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Report on El Chichon (Mexico) — November 1990

Bulletin of the Global Volcanism Network, vol. 15, no. 11 (November 1990)
Managing Editor: Lindsay McClelland.

El Chichon (Mexico) Thermal activity continues; no seismicity or dome growth

Please cite this report as:

Global Volcanism Program, 1990. Report on El Chichon (Mexico). In: McClelland, L (ed.), Bulletin of the Global Volcanism Network, 15:11. Smithsonian Institution. https://doi.org/10.5479/si.GVP.BGVN199011-341120.

Volcano Profile |  Complete Bulletin


El Chichon

Mexico

17.36°N, 93.228°W; summit elev. 1150 m

All times are local (unless otherwise noted)


"Recent reports of increased activity at El Chichón motivated a visit to the region. Analysis of records from nearby seismic stations (the nearest at Ostoacán, 115 km NW) showed no increased seismicity. A helicopter flight over the volcano on 10 November allowed observation of hydrothermal activity that had increased from last year's levels. The crater lake, which in the last few years had shrunk to a small pond, had recovered to the level of November 1982, and hydrothermal activity was similar to that observed in January 1983 (as described in Casadevall and others, 1984). The greenish-yellow lake now covers most of the crater floor, and numerous small fumaroles release steam through and around it. This activity is probably a result of the increased rainfall that reached 3,829 mm in the area January-October, compared to 3,219 mm measured during the same period last year. This increase was particularly high in October 1990, when 1,069 mm of rain was reported, compared to 701 mm measured in October 1989. As expected, no evidence of the start of a dome growth episode has been detected."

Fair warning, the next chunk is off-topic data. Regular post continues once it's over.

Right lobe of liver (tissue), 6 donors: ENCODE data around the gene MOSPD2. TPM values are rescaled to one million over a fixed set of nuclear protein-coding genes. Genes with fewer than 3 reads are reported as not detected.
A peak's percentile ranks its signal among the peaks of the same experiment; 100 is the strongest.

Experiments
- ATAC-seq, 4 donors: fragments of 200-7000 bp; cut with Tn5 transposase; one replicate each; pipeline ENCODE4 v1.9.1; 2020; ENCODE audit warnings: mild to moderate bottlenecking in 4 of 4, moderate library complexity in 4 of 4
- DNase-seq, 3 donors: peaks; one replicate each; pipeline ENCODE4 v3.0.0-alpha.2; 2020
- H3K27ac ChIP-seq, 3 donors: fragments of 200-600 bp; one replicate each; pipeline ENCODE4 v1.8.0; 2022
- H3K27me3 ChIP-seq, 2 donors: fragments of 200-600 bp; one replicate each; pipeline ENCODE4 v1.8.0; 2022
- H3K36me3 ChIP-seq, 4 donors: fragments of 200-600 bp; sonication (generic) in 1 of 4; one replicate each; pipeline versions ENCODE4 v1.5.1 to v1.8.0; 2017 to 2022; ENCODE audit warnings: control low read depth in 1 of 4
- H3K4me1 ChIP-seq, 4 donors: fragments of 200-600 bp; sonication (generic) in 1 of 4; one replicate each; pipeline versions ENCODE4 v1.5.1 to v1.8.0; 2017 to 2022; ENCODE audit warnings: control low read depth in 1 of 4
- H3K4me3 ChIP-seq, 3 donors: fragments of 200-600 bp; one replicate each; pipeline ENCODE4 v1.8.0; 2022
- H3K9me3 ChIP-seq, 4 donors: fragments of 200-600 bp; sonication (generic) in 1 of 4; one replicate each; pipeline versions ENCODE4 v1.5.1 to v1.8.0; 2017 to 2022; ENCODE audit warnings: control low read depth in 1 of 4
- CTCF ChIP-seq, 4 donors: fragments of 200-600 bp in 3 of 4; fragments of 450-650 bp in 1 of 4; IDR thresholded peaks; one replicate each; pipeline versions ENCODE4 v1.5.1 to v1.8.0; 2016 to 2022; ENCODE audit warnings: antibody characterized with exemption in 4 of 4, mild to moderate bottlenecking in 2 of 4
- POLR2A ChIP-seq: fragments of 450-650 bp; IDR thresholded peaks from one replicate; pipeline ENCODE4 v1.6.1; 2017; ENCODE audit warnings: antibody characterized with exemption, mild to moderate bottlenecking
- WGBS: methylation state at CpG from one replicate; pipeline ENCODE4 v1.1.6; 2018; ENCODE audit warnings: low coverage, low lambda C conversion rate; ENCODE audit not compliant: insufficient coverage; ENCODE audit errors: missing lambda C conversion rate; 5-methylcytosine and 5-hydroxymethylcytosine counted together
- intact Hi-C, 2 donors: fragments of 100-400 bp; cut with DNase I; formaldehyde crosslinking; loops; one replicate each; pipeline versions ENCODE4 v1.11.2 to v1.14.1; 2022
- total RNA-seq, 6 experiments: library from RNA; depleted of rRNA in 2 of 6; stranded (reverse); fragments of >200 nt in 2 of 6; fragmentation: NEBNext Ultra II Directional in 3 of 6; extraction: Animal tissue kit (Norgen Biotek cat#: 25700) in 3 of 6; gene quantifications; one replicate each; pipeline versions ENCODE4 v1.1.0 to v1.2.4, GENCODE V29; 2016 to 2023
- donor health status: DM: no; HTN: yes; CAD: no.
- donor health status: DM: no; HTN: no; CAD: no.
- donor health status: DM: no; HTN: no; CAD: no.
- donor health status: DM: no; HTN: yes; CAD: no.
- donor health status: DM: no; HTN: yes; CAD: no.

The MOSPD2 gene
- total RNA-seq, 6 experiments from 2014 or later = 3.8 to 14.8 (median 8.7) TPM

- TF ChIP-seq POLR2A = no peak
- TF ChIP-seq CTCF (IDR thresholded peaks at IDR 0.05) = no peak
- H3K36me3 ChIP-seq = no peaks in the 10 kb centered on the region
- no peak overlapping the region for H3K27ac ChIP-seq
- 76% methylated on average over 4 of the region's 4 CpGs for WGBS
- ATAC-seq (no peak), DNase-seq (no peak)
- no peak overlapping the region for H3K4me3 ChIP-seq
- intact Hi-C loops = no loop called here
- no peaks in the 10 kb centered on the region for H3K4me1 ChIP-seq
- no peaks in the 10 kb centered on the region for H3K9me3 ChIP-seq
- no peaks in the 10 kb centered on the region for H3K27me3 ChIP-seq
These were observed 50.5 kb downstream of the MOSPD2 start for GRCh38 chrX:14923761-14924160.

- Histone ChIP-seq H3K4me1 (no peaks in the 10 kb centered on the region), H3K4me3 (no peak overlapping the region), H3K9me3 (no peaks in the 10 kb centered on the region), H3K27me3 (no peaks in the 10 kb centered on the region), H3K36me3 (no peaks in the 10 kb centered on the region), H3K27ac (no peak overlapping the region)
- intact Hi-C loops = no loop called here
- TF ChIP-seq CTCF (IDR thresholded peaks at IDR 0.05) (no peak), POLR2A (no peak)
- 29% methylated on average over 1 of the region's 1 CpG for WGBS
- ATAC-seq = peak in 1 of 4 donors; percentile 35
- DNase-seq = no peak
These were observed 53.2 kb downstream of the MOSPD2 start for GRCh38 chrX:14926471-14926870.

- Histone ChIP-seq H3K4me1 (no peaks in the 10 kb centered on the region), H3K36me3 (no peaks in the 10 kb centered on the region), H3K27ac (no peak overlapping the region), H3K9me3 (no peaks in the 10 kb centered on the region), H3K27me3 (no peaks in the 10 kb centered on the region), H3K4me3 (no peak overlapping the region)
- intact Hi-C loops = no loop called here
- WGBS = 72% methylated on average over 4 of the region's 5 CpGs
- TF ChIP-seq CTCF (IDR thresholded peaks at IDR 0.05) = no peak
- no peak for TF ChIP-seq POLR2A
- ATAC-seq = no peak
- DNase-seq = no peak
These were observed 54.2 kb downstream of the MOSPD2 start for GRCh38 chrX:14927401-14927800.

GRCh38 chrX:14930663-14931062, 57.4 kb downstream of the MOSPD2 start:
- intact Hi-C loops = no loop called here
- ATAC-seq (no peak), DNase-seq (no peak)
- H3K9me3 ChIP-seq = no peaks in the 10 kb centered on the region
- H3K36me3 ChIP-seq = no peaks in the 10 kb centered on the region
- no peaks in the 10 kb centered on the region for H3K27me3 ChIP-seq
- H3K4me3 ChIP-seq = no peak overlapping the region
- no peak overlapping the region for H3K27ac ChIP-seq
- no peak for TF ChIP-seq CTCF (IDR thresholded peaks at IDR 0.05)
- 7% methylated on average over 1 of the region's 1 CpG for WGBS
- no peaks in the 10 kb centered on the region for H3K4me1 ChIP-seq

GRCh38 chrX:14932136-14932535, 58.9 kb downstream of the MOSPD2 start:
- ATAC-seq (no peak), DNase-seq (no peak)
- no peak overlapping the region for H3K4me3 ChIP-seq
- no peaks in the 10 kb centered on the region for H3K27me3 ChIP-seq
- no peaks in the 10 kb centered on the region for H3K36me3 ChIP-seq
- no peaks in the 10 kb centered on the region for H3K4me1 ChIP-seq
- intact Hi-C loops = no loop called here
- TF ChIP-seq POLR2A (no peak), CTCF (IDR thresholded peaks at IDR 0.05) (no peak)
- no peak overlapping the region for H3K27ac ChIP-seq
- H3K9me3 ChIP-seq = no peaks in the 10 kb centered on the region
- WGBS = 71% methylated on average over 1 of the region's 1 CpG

Reference. Casadevall, T., de la Cruz-Reyna, S., Rose, W.I., Bagley, S., Finnegan, D.L., and Zoller, W.H., 1984, Crater lake and post-eruption hydrothermal activity, El Chichón Volcano, México: JVGR, v. 23, p. 169-191.

Geologic Background. El Chichón is a small, but powerful trachyandesitic tuff cone and lava dome complex that occupies an isolated part of the Chiapas region in SE México far from other Holocene volcanoes. Prior to 1982, this relatively unknown volcano was heavily forested and of no greater height than adjacent nonvolcanic peaks. The largest dome, the former summit of the volcano, was constructed within a 1.6 x 2 km summit crater created about 220,000 years ago. Two other large craters are located on the SW and SE flanks; a lava dome fills the SW crater, and an older dome is located on the NW flank. More than ten large explosive eruptions have occurred since the mid-Holocene. The powerful 1982 explosive eruptions of high-sulfur, anhydrite-bearing magma destroyed the summit lava dome and were accompanied by pyroclastic flows and surges that devastated an area extending about 8 km around the volcano. The eruptions created a new 1-km-wide, 300-m-deep crater that now contains an acidic crater lake.

Information Contacts: S. de la Cruz-Reyna, UNAM.; Romeo León Vidal, CFE, Tuxtla Gutiérrez, Chiapas, México.